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Raid 0?

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June 3, 2010 2:30:23 AM

How do you configure a raid set up? and do you need two identical drives? does it increase performance?

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June 3, 2010 3:24:26 AM

jijoslin said:
How do you configure a raid set up?

Depends on the motherboard or add-on card that you have. There are other guides on the net for this.

jijoslin said:
and do you need two identical drives?


Ideally you need two identical drives. This eliminates the possible problems you may encounter.

jijoslin said:
does it increase performance?


For Raid 0, it increases read and write rates to nearly 2x compared to a single drive. Though Raid 0, does also increase the chance of losing your data by 2x. With 0, even if one drive goes bad, all your data becomes irrecoverable.
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a b G Storage
June 3, 2010 3:41:49 AM

Make sure you understand what amnotanoob wrote. It increases your read/write speeds, nothing else. If your bottlenecked by CPU power, this won't help. It won't help your video card put things on the screen faster. It can/will help with reading/writing large files, nothing more.
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June 3, 2010 7:25:47 AM

4745454b said:
Make sure you understand what amnotanoob wrote. It increases your read/write speeds, nothing else. If your bottlenecked by CPU power, this won't help. It won't help your video card put things on the screen faster. It can/will help with reading/writing large files, nothing more.


+1. Only possible good use would be for faster loading of games. I wouldn't recommend it for video production or any other type of production work, as you might lose everything at an instant.
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a b G Storage
June 3, 2010 9:55:04 AM

I actually don't suggest AID0 for games. Putting the extra $50+ towards a faster CPU or GPU makes a lot more sense. Faster CPU will decompress things faster still allowing a faster load, and a faster GPU allows for more FPS. And because the problems with failures and AID0, I'd rather have a SSD.
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June 3, 2010 10:44:03 AM

4745454b said:
I actually don't suggest AID0 for games. Putting the extra $50+ towards a faster CPU or GPU makes a lot more sense. Faster CPU will decompress things faster still allowing a faster load, and a faster GPU allows for more FPS. And because the problems with failures and AID0, I'd rather have a SSD.


The CPU doesn't aid in quicker loading of games. The CPU can't do anything if the hard drive is still looking for the textures or objects to load.

An SSD would be a quicker option than a regular hard drive RAID-0, though the price is something to consider.
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a b G Storage
June 3, 2010 11:52:57 AM

Actually incorrect. There is more to loading a game/level then just reading data. The data needs to be interpreted and sent to where ever it needs to go.

My motherboard recently died. I went from using my dual core E6600, 4GBs ram, and 7200.10 seagate drives to my wifes 3500+, 1GB ram. (I moved my 7200.10s over. Loading a level of TF2 took MUCH longer then it used to. The drives were the same, but the CPU power or lack there of, was a major bottleneck.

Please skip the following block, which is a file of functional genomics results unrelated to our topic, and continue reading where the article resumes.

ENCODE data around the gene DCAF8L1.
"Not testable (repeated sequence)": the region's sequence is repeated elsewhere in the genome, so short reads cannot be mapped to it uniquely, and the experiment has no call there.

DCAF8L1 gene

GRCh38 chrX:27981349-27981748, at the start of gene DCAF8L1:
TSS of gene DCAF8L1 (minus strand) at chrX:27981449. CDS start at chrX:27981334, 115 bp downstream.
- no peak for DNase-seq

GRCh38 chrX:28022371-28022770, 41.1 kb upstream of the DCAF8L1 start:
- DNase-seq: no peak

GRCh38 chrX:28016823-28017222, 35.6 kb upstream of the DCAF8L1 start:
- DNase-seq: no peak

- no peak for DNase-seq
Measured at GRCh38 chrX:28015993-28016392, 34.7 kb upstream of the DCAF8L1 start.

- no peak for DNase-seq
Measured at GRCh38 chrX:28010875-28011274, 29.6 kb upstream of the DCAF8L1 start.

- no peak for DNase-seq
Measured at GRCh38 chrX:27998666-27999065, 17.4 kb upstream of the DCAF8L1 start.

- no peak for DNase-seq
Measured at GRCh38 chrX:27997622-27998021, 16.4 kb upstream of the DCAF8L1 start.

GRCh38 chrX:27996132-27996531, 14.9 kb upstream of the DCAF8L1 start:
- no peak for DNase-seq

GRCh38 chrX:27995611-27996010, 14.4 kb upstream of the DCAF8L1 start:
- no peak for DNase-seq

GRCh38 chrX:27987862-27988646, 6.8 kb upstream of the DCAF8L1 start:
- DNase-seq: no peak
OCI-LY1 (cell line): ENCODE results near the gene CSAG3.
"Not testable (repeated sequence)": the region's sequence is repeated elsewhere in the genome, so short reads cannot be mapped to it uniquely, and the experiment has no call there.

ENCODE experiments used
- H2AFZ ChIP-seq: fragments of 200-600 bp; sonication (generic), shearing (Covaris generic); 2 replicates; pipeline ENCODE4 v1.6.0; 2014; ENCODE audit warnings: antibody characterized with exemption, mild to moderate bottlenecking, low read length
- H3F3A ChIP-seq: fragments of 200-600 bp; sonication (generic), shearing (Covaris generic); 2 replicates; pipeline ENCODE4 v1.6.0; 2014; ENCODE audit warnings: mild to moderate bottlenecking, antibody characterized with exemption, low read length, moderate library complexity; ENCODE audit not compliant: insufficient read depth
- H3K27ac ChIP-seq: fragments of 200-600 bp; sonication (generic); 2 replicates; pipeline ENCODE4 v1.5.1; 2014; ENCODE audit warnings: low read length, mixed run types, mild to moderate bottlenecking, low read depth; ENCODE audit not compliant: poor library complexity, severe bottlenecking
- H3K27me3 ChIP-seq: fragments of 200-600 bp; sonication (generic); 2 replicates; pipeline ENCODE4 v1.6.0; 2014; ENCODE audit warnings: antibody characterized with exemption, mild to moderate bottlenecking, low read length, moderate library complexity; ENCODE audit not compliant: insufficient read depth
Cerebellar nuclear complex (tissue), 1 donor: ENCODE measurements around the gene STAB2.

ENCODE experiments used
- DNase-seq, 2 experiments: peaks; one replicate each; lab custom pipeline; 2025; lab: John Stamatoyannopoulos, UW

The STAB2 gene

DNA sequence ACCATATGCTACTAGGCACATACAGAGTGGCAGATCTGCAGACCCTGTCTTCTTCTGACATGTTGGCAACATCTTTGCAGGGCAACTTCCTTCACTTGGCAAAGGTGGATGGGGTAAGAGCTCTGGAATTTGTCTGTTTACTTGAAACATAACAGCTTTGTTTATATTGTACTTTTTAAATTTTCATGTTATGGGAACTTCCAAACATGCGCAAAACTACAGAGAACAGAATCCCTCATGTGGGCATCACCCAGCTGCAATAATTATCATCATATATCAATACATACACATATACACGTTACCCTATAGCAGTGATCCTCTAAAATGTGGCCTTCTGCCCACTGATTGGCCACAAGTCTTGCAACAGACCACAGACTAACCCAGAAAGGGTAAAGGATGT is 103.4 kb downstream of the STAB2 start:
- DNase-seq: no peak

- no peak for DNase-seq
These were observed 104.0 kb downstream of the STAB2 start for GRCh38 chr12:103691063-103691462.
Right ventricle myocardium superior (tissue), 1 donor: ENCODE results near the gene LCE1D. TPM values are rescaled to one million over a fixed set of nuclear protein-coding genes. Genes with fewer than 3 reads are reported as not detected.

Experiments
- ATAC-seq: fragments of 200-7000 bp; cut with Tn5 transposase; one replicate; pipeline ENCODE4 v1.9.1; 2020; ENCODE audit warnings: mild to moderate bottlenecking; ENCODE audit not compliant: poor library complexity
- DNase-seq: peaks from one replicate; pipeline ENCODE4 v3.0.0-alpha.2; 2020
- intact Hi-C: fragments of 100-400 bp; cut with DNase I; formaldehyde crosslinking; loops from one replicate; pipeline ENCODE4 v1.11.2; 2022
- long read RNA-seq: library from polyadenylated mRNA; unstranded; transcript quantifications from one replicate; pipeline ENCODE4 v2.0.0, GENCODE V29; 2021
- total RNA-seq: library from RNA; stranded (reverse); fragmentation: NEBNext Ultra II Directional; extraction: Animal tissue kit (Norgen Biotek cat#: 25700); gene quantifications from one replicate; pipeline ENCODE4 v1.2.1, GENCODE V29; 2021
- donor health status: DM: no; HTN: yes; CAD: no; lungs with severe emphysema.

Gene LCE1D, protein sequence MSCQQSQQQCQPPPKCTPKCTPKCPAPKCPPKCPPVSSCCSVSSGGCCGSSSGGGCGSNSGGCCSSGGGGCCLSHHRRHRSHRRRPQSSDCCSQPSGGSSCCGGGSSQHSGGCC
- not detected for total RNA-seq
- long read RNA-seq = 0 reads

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June 4, 2010 8:32:31 AM

4745454b said:
Actually incorrect. There is more to loading a game/level then just reading data. The data needs to be interpreted and sent to where ever it needs to go.

My motherboard recently died. I went from using my dual core E6600, 4GBs ram, and 7200.10 seagate drives to my wifes 3500+, 1GB ram. (I moved my 7200.10s over. Loading a level of TF2 took MUCH longer then it used to. The drives were the same, but the CPU power or lack there of, was a major bottleneck.


LOL, the CPU wasn't the only thing that changed. Your 1GB of RAM is causing the game to page in-and-out of the virtual memory. Try running your E6600 rig with 1GB of RAM and you'll see how slower it is.
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a b G Storage
June 4, 2010 9:13:32 AM

True, but that doesn't change that loading a level is more then just reading data.
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June 4, 2010 9:23:41 AM

4745454b said:
True, but that doesn't change that loading a level is more then just reading data.


It is true if you try it out in a system wherein the only difference is the storage device (SSD vs HDD), which is what the OP was exploring.

Problem is, you're comparing 2 data points from 2 completely different systems.
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a b G Storage
June 4, 2010 9:58:03 AM

And your missing the point/splitting hairs. Even with identical systems, getting a drive twice as fast isn't going to cut your load times in half. There is more to loading a game then reading data off a drive. Check out storagereview.com to see what they say about AID0.
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a c 117 G Storage
June 4, 2010 6:35:38 PM

RAID 0 does some wonderful things:

1. Will boot your system almost twice as fast.

2. Comes in handy w/ HD intensive tasks like movie editing

3. Comes in useful for huge database manipulation and other specialized scientific / big business apps.

4. It has more value pre 64 bit OS's as the increased memory capacity wipes out whatever small gains it provided in texture and map loading.

Otherwise .....

<and now for my regularly scheduled RAID 0 copy / paste :)  >

While there are applications that do benefit from RAID 0, gaming isn't generally considered as one of them.

http://en.wikipedia.org/wiki/RAID_0#RAID_0

RAID 0 is useful for setups such as large read-only NFS servers where mounting many disks is time-consuming or impossible and redundancy is irrelevant.